To hon­our the fallen of war, we must strive for a world of peace


WOULD you be will­ing to do what so many did in the Great War that ended 100 years ago to­day? Would you be will­ing to give up your work, your home comforts, see­ing fam­ily and friends, hav­ing a ‘nor­mal’ life – in or­der to kill oth­ers or to be killed your­self?

To be com­pletely hon­est, I can­not be­gin to imag­ine hav­ing to make that choice. A cen­tury on, we live in a very dif­fer­ent world where thoughts, ex­pec­ta­tions and val­ues are worlds apart from those of 1918. Just think of a sense of duty. I am not at all sure that, th­ese days, it is as strong as it once was. At least, I am not sure our sense of duty to­wards the state and the na­tion is as strong as it once was.

There may well be a rise in na­tion­al­ism across Europe right now, but it is a form of na­tion­al­ism pow­ered more by neg­a­tives than by pos­i­tives. What I mean by that is that peo­ple ap­pear to be defin­ing them­selves by who they are not rather than by who they are. They are not im­mi­grants or refugees, they are… the real deal. Those who ‘be­long’ where they are. True Scots or English, Ir­ish or Welsh.

For me, that brings to mind an ad­vert I once saw in which par­tic­i­pants who held strong views of other peo­ple from a variety of cul­tures and back­grounds were en­cour­aged to take a DNA test.

There was a French woman who didn’t want any­thing to do with the UK, a young Ice­landic man who was adamant he was 100 per cent Ice­landic and be­cause of that, he openly de­clared, he was bet­ter than most. An English­man who wanted noth­ing to do with Ger­mans and a young Mid­dle Eastern woman who re­ally did not like the Turks.

The French woman found out she was 30 per cent Bri­tish, the ‘pure’ Ice­landic man dis­cov­ered he was from a whole variety of Euro­pean coun­tries. The English­man turned out to be part-Ger­man and the Mid­dle Eastern lady was told she was, you guessed it, part-Turkish.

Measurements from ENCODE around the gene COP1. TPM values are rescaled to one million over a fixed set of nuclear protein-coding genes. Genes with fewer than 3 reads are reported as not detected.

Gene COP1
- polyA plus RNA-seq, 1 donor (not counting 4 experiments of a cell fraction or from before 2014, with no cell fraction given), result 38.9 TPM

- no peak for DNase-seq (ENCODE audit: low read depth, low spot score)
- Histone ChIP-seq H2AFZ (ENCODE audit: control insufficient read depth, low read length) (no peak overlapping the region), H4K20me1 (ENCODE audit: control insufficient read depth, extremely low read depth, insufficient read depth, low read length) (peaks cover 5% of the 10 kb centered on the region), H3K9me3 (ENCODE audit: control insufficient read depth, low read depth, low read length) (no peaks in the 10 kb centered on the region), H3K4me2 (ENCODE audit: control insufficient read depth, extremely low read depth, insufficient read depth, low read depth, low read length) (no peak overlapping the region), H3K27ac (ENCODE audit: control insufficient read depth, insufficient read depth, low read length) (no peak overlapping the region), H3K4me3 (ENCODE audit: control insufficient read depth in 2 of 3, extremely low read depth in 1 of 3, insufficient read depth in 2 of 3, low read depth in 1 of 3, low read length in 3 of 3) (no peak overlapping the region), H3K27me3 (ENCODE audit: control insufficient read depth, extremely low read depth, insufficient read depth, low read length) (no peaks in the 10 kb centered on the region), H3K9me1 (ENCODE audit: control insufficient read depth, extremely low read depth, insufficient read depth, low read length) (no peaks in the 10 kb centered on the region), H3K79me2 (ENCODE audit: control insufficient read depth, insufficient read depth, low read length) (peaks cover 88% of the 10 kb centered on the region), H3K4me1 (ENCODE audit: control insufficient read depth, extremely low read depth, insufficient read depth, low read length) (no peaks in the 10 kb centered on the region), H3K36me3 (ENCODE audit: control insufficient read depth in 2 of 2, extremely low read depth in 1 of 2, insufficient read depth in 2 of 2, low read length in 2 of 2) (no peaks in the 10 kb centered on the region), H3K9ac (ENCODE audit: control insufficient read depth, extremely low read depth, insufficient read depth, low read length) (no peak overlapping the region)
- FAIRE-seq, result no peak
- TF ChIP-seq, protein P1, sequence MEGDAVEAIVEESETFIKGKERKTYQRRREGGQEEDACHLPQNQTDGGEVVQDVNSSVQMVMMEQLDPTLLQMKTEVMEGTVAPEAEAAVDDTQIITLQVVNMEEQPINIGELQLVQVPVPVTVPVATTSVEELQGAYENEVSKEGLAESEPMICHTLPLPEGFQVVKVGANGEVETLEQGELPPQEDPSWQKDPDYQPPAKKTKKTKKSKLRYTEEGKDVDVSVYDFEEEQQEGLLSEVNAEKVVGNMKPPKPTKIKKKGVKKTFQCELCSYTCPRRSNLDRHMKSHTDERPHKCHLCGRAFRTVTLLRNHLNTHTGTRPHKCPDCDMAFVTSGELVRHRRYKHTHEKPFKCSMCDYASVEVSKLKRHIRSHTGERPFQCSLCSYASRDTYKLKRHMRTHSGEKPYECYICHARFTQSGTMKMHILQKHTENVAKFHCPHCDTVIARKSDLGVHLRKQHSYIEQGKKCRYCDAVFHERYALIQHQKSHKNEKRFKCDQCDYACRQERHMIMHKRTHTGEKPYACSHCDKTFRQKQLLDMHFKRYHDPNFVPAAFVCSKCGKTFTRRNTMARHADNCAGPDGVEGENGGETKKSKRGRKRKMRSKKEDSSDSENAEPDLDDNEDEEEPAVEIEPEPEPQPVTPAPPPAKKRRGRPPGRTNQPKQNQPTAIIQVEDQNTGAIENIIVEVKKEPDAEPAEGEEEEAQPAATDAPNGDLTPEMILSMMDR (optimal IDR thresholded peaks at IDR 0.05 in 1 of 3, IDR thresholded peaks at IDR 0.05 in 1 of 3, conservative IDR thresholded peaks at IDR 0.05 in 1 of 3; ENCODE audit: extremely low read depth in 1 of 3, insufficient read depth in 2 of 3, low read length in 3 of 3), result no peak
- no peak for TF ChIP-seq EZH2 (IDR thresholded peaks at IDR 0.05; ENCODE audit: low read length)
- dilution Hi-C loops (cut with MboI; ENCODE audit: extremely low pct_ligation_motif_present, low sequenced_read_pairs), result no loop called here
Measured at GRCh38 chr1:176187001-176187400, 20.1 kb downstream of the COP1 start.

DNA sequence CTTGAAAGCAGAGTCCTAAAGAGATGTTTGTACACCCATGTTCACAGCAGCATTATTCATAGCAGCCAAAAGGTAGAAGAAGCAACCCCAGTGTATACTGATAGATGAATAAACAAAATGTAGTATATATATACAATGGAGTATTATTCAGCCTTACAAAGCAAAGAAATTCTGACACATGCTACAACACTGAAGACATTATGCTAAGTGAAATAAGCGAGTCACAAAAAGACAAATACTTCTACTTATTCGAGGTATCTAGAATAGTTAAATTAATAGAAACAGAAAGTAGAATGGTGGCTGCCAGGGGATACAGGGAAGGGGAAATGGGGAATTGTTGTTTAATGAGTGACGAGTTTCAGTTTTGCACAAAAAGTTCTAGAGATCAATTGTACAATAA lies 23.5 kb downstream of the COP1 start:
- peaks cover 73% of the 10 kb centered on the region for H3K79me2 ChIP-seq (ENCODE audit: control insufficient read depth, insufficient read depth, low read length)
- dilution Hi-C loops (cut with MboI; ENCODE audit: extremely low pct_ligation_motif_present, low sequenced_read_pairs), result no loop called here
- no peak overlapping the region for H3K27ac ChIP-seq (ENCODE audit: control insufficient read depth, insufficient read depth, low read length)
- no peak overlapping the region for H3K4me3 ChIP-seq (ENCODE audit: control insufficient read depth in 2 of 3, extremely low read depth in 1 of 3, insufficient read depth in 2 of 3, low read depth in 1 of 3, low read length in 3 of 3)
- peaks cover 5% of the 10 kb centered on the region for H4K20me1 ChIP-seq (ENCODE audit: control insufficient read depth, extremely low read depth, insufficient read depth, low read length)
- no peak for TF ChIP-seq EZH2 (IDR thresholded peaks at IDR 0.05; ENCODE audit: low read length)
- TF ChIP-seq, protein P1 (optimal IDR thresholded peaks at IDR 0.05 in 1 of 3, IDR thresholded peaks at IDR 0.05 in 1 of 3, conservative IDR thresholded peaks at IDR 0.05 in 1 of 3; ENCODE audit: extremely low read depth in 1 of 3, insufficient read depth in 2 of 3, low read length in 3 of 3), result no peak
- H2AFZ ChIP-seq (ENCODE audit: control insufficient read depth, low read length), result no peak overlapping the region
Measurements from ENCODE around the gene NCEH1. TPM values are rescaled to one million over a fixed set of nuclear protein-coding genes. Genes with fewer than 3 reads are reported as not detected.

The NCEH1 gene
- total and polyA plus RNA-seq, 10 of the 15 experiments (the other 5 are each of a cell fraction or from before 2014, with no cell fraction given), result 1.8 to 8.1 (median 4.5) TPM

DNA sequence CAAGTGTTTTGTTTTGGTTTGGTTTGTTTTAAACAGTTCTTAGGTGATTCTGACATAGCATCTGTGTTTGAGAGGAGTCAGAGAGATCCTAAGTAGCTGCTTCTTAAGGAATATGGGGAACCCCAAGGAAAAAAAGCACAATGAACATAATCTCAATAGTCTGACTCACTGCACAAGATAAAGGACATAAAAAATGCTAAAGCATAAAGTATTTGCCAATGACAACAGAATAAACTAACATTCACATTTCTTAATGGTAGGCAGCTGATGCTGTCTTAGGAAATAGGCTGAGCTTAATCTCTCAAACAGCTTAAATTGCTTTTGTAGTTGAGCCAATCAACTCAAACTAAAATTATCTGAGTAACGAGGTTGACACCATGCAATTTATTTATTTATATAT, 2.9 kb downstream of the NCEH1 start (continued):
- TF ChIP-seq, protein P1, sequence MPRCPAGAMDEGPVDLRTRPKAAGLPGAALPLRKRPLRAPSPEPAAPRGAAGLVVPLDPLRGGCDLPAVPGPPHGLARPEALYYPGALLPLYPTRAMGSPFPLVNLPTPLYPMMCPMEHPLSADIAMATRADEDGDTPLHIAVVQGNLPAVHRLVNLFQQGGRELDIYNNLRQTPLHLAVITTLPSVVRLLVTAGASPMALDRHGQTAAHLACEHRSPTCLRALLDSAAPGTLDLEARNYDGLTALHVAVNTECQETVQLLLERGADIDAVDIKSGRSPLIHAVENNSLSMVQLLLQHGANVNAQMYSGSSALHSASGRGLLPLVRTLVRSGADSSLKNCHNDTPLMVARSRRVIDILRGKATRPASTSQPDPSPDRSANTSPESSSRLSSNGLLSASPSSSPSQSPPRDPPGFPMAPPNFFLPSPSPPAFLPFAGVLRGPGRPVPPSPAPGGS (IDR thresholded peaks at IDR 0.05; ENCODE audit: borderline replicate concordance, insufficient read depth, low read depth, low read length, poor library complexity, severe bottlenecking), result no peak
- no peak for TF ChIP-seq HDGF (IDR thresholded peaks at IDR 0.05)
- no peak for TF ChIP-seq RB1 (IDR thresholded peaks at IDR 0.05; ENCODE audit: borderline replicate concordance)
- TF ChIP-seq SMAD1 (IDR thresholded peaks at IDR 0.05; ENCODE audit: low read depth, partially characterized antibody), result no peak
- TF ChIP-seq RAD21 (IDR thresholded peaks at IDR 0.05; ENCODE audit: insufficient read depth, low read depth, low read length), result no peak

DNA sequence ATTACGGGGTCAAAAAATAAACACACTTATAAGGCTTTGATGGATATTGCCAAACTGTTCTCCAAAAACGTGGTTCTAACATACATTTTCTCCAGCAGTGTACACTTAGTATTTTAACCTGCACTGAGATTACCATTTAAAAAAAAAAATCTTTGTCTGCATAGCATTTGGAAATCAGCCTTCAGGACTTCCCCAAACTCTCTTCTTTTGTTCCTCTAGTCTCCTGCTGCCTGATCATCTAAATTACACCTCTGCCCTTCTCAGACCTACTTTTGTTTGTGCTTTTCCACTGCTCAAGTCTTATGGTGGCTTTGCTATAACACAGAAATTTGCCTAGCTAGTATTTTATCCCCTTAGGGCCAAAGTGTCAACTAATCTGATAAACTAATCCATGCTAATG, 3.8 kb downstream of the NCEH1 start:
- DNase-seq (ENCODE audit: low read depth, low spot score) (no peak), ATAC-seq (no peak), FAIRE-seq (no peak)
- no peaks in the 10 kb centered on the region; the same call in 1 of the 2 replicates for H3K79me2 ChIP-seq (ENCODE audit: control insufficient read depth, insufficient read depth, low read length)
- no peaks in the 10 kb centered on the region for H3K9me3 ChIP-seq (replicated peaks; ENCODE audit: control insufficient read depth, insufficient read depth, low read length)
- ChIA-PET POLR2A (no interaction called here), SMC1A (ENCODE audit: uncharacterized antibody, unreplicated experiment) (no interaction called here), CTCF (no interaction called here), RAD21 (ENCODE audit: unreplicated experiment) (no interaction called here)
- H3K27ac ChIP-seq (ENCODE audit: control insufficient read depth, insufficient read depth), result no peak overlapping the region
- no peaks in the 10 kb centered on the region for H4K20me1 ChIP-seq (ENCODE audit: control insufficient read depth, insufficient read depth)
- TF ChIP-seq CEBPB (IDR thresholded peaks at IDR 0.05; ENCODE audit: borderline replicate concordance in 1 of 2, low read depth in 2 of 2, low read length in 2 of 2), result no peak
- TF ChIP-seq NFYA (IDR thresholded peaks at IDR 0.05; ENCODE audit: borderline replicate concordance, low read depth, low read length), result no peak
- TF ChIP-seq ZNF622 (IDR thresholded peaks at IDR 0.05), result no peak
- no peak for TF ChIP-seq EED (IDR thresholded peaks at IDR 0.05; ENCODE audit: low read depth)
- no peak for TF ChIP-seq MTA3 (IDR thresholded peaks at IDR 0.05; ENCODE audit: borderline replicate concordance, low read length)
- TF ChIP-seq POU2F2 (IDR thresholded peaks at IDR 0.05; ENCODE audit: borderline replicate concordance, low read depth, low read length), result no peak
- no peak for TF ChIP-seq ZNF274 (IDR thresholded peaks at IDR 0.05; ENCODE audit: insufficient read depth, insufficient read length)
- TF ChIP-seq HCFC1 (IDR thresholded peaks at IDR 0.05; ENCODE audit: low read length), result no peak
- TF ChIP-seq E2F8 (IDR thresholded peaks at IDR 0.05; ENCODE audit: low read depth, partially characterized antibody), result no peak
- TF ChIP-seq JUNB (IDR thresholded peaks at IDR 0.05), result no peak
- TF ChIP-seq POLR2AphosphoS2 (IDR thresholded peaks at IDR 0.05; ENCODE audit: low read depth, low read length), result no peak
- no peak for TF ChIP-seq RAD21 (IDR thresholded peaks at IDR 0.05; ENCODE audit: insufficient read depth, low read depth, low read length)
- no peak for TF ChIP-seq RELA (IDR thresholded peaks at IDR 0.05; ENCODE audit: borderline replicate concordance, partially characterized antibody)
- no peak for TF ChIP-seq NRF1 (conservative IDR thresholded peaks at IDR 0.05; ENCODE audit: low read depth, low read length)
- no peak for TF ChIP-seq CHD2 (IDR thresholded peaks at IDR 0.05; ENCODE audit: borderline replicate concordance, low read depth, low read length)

The mes­sage of the ad­vert was sim­ple. Who we are is com­pli­cated. Most of us are formed from a mix of na­tion­al­i­ties be­cause in vir­tu­ally every na­tion in the world, since time im­memo­rial, peo­ple have moved. Some­times for work, some­times due to the hor­rors of war. Some­times for ad­ven­ture, some­times to es­cape and start again. There is no one who is a sin­gle na­tion­al­ity.

But even those who would ar­gue they are more one na­tion­al­ity than any other and are fiercely proud of that fact would, I sus­pect, be far more re­luc­tant to go to war than those who did so in the Great War.

There are so­ci­o­log­i­cal rea­sons for that. A cen­tury on, peo­ple are wired dif­fer­ently and think dif­fer­ently. We are not so will­ing to put the na­tional good be­fore in­di­vid­ual and fam­ily safety. We want to de­ter­mine our own fu­tures.

That might sound a lit­tle self­ish – but hav­ing been in the com­pany of a so­ci­ol­o­gist re­cently, talk­ing about this very is­sue, ap­par­ently that is the jour­ney we are on in the West. Peo­ple no longer feel the need to re­spond to a sense of duty from beyond them­selves. They (or we) make de­ci­sions based on what we think, feel, want and be­lieve. Not on what oth­ers think or say.